The beginning of the nineteenth century saw a period of rapid market growth and innovation in the map publishing world. Increased literacy and public interest in new frontiers and colonies overwhelmed the market because it was oriented toward the small, affluent market of the previous century. With the intent to fill this void, The Society for the Diffusion of Useful Knowledge (SDUK) was founded in 1828 in London, by Lord Brougham and a group of men dedicated to the education of the aspiring working class and the Utilitarian ideal of 'Knowledge is Power.' The society produced an array of education materials, but the series of maps was one of their most successful ventures. A number of engravers and printers were used to produce the maps, which eventually exceed 200 sheets, and continued to be published after the Society as a whole ceased to function.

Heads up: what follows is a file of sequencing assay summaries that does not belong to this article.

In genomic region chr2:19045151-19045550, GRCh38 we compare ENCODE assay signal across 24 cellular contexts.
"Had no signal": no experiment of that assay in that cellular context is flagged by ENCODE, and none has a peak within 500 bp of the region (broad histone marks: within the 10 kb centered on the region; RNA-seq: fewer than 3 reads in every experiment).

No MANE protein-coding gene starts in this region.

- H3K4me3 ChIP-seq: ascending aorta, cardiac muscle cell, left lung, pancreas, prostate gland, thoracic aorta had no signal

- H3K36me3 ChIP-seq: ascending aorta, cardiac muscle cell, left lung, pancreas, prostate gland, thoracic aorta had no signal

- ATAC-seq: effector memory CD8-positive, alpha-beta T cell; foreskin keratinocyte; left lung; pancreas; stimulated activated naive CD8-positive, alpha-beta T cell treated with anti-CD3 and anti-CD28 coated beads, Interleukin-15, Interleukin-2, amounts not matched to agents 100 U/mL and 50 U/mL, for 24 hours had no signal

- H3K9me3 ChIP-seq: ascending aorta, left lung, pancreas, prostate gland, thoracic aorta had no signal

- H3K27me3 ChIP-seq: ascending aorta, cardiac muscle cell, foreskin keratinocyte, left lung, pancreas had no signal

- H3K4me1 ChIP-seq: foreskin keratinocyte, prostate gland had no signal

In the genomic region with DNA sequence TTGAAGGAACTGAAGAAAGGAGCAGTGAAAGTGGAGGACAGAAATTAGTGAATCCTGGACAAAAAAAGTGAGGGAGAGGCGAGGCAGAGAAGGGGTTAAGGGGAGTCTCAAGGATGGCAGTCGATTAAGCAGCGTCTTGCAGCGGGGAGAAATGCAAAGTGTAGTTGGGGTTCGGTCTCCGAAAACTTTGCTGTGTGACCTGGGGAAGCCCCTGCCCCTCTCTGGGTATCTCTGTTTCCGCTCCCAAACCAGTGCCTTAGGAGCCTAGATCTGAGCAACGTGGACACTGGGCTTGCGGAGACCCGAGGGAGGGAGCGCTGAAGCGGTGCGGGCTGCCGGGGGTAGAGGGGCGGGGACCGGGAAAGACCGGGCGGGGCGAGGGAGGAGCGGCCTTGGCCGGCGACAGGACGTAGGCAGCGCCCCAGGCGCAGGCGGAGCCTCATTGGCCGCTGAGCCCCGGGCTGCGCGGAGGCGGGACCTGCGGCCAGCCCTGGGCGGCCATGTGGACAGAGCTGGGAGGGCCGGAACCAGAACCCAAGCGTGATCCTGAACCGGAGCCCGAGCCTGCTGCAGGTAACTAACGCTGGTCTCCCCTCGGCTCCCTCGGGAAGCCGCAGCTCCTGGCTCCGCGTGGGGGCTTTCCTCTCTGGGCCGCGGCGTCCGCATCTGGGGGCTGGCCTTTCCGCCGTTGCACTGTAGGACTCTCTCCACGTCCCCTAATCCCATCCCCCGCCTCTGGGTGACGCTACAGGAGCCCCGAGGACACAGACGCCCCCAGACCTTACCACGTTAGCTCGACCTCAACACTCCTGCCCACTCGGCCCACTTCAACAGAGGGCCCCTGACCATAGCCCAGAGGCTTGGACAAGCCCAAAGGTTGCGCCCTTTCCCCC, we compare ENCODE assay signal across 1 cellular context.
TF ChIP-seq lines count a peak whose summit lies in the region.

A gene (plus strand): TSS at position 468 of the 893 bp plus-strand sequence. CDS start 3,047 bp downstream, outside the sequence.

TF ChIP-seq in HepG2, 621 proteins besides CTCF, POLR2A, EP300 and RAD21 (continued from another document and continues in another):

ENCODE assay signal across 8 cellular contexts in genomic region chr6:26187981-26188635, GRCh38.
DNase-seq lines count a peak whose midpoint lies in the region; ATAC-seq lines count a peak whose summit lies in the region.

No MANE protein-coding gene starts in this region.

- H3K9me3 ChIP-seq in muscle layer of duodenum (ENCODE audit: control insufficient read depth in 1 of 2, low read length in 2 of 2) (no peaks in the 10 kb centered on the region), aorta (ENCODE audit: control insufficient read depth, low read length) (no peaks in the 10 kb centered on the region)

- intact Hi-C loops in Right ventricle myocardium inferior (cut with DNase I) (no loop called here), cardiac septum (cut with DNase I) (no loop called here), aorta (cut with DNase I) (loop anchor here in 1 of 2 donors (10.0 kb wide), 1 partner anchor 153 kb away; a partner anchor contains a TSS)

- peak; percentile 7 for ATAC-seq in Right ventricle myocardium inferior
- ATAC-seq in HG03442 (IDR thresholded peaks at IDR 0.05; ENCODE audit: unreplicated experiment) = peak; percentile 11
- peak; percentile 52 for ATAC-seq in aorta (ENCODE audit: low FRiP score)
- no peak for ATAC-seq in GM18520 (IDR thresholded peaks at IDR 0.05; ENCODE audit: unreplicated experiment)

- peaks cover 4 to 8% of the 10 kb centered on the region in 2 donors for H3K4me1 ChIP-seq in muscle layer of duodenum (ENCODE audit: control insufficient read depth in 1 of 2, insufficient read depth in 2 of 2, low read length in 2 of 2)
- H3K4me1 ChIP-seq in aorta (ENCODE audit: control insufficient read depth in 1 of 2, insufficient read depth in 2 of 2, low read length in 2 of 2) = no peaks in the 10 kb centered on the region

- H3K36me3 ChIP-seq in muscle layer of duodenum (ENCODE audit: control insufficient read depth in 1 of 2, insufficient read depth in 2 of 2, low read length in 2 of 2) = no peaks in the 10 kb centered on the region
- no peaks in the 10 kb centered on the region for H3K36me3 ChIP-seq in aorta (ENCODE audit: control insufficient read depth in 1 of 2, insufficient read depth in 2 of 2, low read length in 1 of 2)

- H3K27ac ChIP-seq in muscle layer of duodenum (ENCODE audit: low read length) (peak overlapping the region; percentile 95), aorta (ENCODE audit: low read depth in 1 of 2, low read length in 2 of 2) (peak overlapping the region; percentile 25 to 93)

A finely engraved plan detailing the large walled and fortified city. Major streets and canals are named and major buildings are delineated. Red and gold lines show the extent of the city in the 9th century and later. A fine city perspective from Sachsenhausen spans the bottom. Distance scales and legend included.
Original color with minor toning along sheet edges.